Listening to Bruce Springsteen at Glastonbury last week with all the raw power of his performance made me think, as music often does, of photography. In particular, the roughness and honesty of rock music brought to mind pinhole photography. In contrast to the smoothness of the large-format images I have been working on recently, pinhole engages the viewer with its immediacy and its lack of pretence – qualities which would sit far less comfortably with more technically advanced media. The lack of polish brings its own excitement and a force which somehow bypasses the intellect and reaches us in a much more elemental manner.
I am often asked why I use pinhole cameras rather than some of the lovely, glassy hardware I keep in the cupboard at home. Usually I find myself at as much of a loss to describe my reasons as I am to explain how or why I am touched by music. But with rock music in mind, I think now that it is this very rawness which grabs me so much; it gives somehow a direct experience of reality even though represented in a two-dimensional, vicarious medium.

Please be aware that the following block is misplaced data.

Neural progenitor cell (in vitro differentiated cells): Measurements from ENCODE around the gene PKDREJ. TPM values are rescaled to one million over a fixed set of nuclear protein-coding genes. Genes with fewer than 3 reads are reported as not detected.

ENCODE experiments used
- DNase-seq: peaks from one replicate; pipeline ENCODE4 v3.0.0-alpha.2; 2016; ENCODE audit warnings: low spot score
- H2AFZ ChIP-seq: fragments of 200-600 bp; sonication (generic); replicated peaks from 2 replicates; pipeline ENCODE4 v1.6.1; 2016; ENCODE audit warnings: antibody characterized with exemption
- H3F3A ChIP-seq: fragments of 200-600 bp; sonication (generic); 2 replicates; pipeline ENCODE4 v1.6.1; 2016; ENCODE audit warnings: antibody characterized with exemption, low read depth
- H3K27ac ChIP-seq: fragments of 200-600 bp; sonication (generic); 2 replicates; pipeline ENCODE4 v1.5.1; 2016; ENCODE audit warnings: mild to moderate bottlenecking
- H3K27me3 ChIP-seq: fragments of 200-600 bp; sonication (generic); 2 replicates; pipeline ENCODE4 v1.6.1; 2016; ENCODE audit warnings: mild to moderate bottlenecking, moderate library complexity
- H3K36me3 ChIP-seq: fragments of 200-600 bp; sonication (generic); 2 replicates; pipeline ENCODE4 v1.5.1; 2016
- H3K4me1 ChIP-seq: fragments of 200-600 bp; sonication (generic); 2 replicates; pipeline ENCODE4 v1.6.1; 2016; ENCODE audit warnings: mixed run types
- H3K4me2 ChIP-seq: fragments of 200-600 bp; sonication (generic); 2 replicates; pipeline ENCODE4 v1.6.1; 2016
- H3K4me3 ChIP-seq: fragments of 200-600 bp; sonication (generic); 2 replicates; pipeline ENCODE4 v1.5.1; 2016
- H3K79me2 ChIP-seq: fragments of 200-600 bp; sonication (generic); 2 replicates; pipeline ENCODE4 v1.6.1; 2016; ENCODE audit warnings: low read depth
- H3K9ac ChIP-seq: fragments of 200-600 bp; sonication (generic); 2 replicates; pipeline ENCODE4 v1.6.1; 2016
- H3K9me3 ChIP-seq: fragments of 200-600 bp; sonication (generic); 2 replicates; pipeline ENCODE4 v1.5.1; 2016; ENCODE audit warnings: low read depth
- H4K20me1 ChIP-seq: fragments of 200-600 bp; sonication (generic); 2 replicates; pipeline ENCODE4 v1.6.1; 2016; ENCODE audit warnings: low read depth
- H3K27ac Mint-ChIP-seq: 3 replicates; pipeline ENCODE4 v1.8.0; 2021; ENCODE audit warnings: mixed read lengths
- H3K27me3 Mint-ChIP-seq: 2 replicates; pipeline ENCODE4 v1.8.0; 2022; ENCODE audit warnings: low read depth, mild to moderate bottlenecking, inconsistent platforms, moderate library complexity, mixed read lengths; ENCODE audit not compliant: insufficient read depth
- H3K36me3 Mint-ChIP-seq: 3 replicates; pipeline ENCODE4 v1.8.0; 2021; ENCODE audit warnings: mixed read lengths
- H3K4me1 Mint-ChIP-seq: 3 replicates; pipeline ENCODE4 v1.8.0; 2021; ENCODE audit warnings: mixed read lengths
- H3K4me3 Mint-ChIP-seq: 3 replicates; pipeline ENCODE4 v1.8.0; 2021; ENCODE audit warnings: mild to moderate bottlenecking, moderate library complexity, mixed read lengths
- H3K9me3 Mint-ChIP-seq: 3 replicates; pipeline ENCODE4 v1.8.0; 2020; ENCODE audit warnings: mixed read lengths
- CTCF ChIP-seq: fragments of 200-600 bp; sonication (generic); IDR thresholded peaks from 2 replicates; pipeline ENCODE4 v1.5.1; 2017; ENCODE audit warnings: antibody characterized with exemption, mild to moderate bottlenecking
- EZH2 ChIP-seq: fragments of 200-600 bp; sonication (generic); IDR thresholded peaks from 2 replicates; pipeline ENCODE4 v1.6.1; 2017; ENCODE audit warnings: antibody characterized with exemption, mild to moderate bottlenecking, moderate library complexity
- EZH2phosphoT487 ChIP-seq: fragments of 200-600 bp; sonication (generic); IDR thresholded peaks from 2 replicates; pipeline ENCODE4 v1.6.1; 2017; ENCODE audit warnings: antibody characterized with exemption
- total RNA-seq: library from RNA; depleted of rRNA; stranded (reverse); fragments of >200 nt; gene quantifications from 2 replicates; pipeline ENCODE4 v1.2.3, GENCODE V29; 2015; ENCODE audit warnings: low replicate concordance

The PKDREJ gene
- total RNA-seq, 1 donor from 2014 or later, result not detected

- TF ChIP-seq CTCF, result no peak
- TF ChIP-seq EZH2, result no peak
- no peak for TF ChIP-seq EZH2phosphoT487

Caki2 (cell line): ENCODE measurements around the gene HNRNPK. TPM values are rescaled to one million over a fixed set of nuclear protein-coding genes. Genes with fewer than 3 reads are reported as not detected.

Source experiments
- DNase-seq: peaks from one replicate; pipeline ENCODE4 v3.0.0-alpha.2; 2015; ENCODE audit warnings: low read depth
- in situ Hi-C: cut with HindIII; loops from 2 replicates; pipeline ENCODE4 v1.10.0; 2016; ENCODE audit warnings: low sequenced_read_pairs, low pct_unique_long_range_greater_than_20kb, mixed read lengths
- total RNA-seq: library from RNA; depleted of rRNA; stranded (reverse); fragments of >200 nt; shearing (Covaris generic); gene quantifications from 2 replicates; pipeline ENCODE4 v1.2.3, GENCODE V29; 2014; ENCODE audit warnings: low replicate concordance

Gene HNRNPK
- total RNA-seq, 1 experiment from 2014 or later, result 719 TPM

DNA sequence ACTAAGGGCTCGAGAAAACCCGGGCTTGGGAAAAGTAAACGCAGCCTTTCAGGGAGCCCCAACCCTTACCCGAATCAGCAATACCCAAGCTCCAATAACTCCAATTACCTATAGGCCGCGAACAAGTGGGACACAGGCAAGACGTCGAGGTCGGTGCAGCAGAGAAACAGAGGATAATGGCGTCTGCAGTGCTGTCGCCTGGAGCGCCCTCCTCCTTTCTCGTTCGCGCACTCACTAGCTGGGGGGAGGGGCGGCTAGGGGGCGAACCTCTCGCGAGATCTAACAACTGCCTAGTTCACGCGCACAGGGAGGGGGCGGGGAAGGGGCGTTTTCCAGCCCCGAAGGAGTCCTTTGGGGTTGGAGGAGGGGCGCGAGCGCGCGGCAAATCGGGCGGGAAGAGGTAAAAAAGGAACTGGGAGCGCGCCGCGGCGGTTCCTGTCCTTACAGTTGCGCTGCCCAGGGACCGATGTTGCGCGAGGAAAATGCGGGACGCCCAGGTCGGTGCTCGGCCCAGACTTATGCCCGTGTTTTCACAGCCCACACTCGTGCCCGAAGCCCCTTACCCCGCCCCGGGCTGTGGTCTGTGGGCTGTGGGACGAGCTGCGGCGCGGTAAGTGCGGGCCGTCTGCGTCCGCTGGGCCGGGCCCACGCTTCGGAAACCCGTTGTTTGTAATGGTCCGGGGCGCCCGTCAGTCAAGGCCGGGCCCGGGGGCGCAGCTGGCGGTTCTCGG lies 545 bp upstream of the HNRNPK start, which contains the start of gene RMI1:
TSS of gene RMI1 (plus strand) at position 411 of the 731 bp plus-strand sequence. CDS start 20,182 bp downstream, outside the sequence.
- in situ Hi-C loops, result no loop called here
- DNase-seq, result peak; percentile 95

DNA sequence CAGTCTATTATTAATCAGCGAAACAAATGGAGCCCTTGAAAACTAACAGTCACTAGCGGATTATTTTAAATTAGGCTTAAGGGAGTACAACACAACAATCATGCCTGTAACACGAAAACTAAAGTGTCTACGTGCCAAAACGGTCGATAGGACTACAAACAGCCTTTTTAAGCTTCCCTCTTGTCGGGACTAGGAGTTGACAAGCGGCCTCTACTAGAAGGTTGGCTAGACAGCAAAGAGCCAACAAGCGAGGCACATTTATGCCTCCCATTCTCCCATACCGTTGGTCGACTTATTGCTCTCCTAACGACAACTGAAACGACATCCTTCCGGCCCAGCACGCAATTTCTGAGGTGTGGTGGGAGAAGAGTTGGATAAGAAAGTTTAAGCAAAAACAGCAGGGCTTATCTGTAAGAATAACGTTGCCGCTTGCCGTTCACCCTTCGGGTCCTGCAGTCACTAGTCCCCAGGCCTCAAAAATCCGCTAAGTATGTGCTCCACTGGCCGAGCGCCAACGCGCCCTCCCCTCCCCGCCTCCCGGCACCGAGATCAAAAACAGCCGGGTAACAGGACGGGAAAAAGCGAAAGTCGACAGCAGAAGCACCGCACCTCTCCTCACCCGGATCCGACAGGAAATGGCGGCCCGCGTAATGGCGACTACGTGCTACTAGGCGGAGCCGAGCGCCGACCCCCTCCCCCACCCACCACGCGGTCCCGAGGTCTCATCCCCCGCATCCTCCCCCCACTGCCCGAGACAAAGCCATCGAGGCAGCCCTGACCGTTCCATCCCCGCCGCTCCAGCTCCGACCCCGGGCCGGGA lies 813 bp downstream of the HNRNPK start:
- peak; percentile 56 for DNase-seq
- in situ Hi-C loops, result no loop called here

The photograph above illustrates this quite perfectly in its imperfection. My fabulous little cardboard Populist – made from a cereal packet – seems to be getting more erratic in how it winds the film through the spool. Here the ragged edges and overlaps of three different frames have embodied – far better than the smoothest, most professional photograph ever could – the remembered excitement of standing at the water’s edge at the start of a week’s holiday, mixed with the melancholy apprehension that in a few short days the stay will be finished.
As usual, click the image to view it bigger.